Ocean acidification : a critical emerging problem for the ocean sciences
Doney, Scott C.
Balch, William M.
Fabry, Victoria J.
Feely, Richard A.
MetadataShow full item record
Over a period of less than a decade, ocean acidification—the change in seawater chemistry due to rising atmospheric carbon dioxide (CO2) levels and subsequent impacts on marine life—has become one of the most critical and pressing issues facing the ocean research community and marine resource managers alike. The objective of this special issue of Oceanography is to provide an overview of the current scientific understanding of ocean acidification as well as to indicate the substantial gaps in our present knowledge. Papers in the special issue discuss the past, current, and future trends in seawater chemistry; highlight potential vulnerabilities to marine species, ecosystems, and marine resources to elevated CO2; and outline a roadmap toward future research directions. In this introductory article, we present a brief introduction on ocean acidification and some historical context for how it emerged so quickly and recently as a key research topic.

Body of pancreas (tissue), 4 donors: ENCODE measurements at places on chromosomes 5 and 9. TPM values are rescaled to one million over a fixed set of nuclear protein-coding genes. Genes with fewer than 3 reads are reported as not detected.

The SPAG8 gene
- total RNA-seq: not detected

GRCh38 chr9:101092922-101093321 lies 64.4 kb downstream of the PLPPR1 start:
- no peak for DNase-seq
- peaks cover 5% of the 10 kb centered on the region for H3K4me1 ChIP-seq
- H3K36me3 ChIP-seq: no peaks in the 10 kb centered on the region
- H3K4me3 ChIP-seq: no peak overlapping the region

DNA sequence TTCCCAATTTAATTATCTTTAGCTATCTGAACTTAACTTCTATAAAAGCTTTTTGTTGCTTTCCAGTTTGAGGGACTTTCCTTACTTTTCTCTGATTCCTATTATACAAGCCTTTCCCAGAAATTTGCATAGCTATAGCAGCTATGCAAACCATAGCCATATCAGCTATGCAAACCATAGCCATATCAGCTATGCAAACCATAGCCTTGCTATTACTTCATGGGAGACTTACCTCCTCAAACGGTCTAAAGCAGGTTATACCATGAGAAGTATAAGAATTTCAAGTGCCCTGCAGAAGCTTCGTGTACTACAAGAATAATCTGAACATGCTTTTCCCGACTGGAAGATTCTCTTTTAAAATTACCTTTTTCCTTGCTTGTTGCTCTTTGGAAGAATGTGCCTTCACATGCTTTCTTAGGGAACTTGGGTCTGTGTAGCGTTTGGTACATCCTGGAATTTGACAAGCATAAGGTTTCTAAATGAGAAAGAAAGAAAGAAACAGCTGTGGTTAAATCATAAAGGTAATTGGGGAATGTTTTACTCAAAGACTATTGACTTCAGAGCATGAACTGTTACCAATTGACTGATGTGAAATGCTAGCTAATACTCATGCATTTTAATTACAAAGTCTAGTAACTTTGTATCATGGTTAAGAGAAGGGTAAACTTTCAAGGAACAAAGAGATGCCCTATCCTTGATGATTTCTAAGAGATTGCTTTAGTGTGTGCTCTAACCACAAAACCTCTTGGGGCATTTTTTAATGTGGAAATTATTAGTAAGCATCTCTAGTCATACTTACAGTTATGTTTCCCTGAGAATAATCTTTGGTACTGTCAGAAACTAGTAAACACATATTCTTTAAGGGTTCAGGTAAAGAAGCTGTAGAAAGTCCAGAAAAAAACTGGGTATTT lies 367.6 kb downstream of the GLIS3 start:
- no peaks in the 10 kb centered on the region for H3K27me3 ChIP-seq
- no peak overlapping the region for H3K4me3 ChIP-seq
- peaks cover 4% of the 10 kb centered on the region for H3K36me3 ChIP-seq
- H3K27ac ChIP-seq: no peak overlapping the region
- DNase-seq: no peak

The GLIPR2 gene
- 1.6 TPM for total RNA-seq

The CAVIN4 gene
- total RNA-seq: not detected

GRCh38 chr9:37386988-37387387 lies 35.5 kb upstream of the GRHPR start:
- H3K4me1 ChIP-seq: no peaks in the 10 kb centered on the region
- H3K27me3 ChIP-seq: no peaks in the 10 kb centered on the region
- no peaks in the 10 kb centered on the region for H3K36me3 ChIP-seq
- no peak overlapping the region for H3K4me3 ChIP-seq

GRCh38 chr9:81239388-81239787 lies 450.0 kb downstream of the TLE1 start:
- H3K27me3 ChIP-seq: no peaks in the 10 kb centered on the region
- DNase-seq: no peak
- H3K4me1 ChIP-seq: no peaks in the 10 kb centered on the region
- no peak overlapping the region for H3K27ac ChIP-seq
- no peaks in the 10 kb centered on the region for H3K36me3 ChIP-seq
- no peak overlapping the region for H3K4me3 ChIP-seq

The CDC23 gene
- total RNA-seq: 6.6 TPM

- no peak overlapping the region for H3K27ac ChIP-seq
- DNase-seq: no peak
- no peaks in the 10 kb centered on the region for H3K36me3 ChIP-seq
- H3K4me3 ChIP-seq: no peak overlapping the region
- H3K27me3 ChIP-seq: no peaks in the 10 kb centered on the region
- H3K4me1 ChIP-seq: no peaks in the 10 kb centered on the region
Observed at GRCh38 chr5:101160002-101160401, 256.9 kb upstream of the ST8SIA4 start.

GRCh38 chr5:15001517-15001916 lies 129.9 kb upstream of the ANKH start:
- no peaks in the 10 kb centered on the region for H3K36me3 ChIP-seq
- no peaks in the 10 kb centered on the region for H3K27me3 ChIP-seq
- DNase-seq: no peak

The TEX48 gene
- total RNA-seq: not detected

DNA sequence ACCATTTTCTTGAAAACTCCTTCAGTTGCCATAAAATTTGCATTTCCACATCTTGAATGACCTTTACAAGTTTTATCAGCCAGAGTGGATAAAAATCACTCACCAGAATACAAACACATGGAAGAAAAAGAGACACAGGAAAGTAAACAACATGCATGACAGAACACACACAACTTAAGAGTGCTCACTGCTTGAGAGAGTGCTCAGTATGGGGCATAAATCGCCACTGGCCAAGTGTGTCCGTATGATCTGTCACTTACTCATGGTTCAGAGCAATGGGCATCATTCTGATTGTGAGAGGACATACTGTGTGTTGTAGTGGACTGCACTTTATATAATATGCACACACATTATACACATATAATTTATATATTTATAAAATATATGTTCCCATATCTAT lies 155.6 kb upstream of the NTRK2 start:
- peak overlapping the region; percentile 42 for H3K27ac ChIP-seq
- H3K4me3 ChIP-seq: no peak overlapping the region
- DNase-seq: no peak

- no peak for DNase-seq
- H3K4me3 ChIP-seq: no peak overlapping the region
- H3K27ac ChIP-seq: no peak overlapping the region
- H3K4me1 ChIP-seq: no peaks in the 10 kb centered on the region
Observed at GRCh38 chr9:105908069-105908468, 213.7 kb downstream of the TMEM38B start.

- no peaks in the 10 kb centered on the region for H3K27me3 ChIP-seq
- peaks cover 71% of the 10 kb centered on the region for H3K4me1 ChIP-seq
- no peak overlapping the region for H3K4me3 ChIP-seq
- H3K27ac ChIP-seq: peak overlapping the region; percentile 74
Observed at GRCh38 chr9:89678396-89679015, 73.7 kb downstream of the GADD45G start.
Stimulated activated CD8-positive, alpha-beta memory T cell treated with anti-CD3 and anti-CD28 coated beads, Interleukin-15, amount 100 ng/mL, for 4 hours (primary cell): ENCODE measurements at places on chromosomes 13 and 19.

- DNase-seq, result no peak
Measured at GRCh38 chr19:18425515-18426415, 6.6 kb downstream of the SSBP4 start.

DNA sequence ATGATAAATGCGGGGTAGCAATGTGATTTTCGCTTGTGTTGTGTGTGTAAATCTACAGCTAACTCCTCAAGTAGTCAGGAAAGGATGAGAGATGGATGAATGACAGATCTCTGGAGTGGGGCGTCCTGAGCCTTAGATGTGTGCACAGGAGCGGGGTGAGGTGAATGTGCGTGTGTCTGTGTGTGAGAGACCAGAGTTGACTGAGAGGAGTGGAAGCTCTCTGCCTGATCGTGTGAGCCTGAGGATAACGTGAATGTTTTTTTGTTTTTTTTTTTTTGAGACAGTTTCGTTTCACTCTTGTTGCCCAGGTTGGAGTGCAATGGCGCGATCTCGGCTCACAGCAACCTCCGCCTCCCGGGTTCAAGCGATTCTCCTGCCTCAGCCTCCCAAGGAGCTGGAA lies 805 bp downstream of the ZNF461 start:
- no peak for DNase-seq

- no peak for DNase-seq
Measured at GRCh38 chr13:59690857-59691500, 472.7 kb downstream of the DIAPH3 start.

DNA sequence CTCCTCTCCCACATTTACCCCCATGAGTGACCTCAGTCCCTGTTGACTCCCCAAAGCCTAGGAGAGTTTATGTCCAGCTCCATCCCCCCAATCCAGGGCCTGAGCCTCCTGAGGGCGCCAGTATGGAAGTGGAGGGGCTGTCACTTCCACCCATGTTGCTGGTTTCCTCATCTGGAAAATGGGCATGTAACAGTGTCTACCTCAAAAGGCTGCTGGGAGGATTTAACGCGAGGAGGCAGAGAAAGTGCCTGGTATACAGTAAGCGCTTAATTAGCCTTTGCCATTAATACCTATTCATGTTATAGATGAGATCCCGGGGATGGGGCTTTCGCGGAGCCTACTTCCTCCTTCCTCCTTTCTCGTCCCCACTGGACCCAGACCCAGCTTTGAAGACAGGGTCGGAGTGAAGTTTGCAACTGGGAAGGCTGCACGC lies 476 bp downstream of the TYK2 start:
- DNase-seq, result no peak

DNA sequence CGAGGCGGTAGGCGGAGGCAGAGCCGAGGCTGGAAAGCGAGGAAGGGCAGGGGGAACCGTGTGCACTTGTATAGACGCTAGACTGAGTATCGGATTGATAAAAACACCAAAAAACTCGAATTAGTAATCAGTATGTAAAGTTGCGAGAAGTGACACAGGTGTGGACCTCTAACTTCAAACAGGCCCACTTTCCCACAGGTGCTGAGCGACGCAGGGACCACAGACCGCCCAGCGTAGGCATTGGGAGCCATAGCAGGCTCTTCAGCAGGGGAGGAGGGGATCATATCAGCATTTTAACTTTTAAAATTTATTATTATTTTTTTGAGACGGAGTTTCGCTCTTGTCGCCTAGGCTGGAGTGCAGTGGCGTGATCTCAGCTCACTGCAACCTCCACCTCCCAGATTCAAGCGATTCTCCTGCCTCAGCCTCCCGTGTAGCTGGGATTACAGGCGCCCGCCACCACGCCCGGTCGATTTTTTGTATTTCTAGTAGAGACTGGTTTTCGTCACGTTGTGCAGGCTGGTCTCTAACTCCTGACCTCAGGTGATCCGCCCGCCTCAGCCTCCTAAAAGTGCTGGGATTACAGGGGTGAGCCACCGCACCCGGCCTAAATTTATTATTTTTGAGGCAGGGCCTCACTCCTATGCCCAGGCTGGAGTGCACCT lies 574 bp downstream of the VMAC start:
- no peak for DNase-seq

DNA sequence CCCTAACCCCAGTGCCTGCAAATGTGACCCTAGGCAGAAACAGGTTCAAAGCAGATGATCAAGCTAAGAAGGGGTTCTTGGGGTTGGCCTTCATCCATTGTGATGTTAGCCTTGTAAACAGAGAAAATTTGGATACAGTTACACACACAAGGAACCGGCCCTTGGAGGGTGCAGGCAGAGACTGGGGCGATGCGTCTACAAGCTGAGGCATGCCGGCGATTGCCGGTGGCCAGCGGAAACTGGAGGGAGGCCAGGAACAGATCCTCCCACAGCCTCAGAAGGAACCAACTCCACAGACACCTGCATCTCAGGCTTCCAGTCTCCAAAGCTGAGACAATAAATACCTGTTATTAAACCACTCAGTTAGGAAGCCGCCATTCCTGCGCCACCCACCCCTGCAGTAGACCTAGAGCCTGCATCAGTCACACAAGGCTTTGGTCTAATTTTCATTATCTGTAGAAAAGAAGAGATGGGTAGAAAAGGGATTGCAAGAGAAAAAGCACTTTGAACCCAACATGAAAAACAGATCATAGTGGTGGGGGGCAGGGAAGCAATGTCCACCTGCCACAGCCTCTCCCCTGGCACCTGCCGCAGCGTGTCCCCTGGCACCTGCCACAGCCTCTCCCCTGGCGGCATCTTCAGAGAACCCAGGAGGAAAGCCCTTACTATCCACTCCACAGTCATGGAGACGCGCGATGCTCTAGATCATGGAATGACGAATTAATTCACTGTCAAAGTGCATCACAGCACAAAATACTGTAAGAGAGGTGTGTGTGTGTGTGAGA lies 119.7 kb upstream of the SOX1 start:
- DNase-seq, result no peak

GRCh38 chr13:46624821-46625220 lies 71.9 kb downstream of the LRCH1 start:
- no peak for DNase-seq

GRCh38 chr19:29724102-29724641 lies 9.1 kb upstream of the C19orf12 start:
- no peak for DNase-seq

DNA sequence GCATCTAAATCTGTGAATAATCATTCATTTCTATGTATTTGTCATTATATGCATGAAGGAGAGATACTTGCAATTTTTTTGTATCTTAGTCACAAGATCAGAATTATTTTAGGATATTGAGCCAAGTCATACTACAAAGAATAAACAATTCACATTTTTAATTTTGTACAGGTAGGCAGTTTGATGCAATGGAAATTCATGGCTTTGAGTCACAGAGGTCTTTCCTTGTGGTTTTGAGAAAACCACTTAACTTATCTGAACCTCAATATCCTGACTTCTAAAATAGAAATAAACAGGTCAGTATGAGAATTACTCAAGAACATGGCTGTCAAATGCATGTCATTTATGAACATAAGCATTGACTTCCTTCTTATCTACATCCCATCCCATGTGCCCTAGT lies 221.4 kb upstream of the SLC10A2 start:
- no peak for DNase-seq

Author Posting. © Oceanography Society, 2009. This article is posted here by permission of Oceanography Society for personal use, not for redistribution. The definitive version was published in Oceanography 22 no. 4 (2009): 16-25.
Showing items related by title, author, creator and subject.
Understanding the ocean carbon and sulfur cycles in the context of a variable ocean : a study of anthropogenic carbon storage and dimethylsulfide production in the Atlantic Ocean Levine, Naomi M. (Massachusetts Institute of Technology and Woods Hole Oceanographic Institution, 2010-02)Anthropogenic activity is rapidly changing the global climate through the emission of carbon dioxide. Ocean carbon and sulfur cycles have the potential to impact global climate directly and through feedback loops. Numerical ...
Hogg, Andrew Mc C.; Dewar, William K.; Berloff, Pavel S.; Kravtsov, Sergey K.; Hutchinson, David K. (American Meteorological Society, 2009-08-01)Small-scale variation in wind stress due to ocean–atmosphere interaction within the atmospheric boundary layer alters the temporal and spatial scale of Ekman pumping driving the double-gyre circulation of the ocean. A ...